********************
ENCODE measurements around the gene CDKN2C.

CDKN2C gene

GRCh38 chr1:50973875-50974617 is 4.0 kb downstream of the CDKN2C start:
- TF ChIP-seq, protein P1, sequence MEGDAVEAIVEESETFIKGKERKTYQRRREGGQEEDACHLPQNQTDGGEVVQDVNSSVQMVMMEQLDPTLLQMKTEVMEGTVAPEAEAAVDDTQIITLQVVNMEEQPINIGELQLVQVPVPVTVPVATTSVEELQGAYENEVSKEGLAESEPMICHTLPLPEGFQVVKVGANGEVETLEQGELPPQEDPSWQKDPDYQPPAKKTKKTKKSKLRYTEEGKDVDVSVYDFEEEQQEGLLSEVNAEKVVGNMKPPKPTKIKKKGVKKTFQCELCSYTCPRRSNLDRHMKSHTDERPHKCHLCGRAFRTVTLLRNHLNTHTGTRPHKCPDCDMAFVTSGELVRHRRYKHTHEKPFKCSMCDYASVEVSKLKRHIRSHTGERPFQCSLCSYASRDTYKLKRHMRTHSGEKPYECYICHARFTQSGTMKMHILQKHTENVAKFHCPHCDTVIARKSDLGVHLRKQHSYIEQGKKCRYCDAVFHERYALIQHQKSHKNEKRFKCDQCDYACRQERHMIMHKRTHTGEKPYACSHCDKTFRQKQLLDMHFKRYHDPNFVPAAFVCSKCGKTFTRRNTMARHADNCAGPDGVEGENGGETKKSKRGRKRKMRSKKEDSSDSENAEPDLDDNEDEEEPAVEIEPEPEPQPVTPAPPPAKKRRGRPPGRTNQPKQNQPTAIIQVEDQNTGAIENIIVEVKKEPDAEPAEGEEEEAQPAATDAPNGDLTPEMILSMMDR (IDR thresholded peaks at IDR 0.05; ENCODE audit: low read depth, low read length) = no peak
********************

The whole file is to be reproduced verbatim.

ENCODE measurements around the gene CDKN2C.

CDKN2C gene

GRCh38 chr1:50973875-50974617 is 4.0 kb downstream of the CDKN2C start:
- TF ChIP-seq, protein P1, sequence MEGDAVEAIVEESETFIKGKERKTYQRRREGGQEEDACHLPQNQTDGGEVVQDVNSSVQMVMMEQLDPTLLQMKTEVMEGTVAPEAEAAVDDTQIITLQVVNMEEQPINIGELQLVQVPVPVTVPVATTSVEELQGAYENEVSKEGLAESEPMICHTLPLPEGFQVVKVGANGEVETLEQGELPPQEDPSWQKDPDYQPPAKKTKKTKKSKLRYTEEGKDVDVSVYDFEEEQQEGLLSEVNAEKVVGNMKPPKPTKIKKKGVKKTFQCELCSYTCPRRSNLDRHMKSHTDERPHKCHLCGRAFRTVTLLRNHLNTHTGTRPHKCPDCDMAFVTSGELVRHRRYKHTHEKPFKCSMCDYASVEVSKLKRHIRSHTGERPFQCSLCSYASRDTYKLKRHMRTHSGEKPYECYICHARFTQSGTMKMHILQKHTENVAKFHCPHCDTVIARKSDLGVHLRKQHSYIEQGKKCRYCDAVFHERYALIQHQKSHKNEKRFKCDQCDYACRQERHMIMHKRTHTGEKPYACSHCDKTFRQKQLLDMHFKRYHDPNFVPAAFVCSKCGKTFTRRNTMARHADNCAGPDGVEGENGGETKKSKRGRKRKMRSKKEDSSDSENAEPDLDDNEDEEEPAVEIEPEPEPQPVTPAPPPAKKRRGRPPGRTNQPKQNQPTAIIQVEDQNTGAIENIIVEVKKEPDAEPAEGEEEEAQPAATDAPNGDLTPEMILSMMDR (IDR thresholded peaks at IDR 0.05; ENCODE audit: low read depth, low read length) = no peak